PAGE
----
It can be said that the entire claims process is one big negotiation, but at some point, hopefully after you’ve gotten most of your documentation, you might meet with decision makers who work for your insurance company to come to a final settlement.
Be aware: insurance companies have attorneys on staff to create their strategies and advise them. Occasionally, we have seen a company send a representative to a negotiation who is educated and trained as an attorney but who hasn’t passed the Bar Exam. This allows them to cover themselves, while getting around the legal requirement to tell you when an attorney is present so that you have the option of bringing your own attorney. You may meet with these representatives without realizing they are acting in a quasi-legal capacity.
Preparation: Know ALL your numbers and issues.
Patience: Time works in your favor.
Listen: Their words are important but they may not mean what they say.
Understand: You are in control. Your reasonable replacement number is your goal!
Simplify (KISS method – Keep it simple and short.) Convey your message in as few words as possible.
Persistence: Don’t give up. Concede a point when you are satisfied it is fair.
Useful negotiation tips:
- Do not hurry – it leads to confusion and mistakes.
- There can be more than one meeting – it is your choice.
- Unless you are fully prepared, the initial meeting should be short. If you are not prepared, a long initial meeting works in their favor because the insurance company will have a better chance to “size you up” and learn the weaknesses of your case.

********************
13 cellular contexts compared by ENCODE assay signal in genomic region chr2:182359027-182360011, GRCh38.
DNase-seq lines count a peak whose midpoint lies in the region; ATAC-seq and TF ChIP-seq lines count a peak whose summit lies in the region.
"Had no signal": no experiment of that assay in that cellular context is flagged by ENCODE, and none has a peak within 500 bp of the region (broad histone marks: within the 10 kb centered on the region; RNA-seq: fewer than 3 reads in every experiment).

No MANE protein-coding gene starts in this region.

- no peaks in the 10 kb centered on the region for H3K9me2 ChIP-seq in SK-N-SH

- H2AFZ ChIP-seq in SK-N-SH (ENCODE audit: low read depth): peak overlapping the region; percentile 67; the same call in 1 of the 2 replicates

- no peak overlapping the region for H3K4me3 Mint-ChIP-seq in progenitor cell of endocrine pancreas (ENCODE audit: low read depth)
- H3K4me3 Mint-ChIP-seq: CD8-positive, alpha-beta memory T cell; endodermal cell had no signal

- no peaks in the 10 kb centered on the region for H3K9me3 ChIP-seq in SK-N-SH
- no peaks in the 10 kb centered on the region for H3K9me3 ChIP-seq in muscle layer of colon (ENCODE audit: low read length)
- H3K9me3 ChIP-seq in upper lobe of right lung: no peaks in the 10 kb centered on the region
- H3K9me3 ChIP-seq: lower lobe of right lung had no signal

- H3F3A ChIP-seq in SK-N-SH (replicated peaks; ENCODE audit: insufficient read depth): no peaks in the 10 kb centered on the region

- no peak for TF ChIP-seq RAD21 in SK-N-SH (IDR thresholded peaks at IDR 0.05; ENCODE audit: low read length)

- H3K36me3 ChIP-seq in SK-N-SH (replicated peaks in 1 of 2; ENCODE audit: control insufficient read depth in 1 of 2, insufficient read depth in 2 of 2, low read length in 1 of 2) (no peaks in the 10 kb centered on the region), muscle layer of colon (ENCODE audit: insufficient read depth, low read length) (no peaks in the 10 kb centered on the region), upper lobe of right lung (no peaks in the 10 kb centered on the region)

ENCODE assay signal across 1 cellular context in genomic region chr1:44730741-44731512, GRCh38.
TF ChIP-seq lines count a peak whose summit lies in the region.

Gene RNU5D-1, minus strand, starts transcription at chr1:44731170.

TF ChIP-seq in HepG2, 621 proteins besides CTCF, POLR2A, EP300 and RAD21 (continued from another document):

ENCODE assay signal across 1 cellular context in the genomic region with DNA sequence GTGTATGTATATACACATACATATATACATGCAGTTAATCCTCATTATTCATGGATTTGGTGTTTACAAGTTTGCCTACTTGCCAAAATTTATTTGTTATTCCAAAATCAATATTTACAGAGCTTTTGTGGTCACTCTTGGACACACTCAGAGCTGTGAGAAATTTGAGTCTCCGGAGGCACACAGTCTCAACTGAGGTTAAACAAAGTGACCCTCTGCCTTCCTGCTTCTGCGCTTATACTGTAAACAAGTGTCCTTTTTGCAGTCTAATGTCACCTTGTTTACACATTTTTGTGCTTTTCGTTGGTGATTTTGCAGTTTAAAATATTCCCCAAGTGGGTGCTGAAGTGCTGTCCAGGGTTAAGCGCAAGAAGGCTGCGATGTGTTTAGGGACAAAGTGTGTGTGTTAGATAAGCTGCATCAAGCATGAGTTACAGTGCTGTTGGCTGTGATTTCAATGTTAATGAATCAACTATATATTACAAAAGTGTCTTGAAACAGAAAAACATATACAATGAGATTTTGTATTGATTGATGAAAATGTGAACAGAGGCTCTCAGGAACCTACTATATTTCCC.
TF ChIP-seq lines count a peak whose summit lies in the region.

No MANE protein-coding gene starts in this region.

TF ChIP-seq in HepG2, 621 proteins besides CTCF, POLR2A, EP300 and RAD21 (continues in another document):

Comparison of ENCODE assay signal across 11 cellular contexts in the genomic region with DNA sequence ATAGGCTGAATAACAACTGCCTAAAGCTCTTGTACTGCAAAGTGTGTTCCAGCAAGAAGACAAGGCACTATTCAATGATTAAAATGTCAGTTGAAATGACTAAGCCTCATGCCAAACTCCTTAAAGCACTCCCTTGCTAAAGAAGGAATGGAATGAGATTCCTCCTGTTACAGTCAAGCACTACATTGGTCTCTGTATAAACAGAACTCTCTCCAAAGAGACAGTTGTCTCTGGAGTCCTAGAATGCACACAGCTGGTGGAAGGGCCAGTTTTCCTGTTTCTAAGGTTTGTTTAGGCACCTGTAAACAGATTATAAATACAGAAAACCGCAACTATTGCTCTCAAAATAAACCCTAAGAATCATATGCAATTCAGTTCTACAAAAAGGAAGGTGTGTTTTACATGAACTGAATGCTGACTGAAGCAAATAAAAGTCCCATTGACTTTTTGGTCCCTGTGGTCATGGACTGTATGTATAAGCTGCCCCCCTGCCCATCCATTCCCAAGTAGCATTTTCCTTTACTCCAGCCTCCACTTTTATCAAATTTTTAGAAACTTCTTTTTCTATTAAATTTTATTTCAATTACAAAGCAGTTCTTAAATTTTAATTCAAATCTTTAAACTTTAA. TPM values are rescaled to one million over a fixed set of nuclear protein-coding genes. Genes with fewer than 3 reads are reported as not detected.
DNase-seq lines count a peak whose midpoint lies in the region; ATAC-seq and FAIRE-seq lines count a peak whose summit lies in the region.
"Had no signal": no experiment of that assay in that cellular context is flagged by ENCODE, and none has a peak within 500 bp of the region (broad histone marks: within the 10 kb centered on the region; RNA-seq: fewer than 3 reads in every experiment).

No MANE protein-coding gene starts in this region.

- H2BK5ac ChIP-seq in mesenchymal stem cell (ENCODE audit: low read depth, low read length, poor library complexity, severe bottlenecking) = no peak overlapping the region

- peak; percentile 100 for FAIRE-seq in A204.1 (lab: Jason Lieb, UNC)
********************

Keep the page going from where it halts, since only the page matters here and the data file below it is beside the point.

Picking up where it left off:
- If you find that you are not prepared, get out quickly and keep your strengths for another day.
- You always have the power to walk out. “I need to go now and come back later” can be a sign of strength.
- Take any release home to think about it.
- It is not the end; unless you sign a release, there can always be another meeting.
- Clarify all terms and numbers. “I got lost here. Please explain,” is an OK response.
- Separate “old” money from “new” money. “Old” money is money already paid or can be the remaining unpaid policy limits. “New” money is additional money beyond what had previously been considered for payment.
- Know your weaknesses.
- Know your strengths.
- Be flexible and fair – but do not surrender.
- Keep as much “on the table” as possible. Once you concede something to the insurance company, it’s practically impossible to put that item back on the table to renegotiate.
- Negotiate with the adjuster, not with yourself. Save any compromises for the bargaining table.
More detail can be found in Chapter 8 of our free eBook “A Survivor’s Guide to Insurance”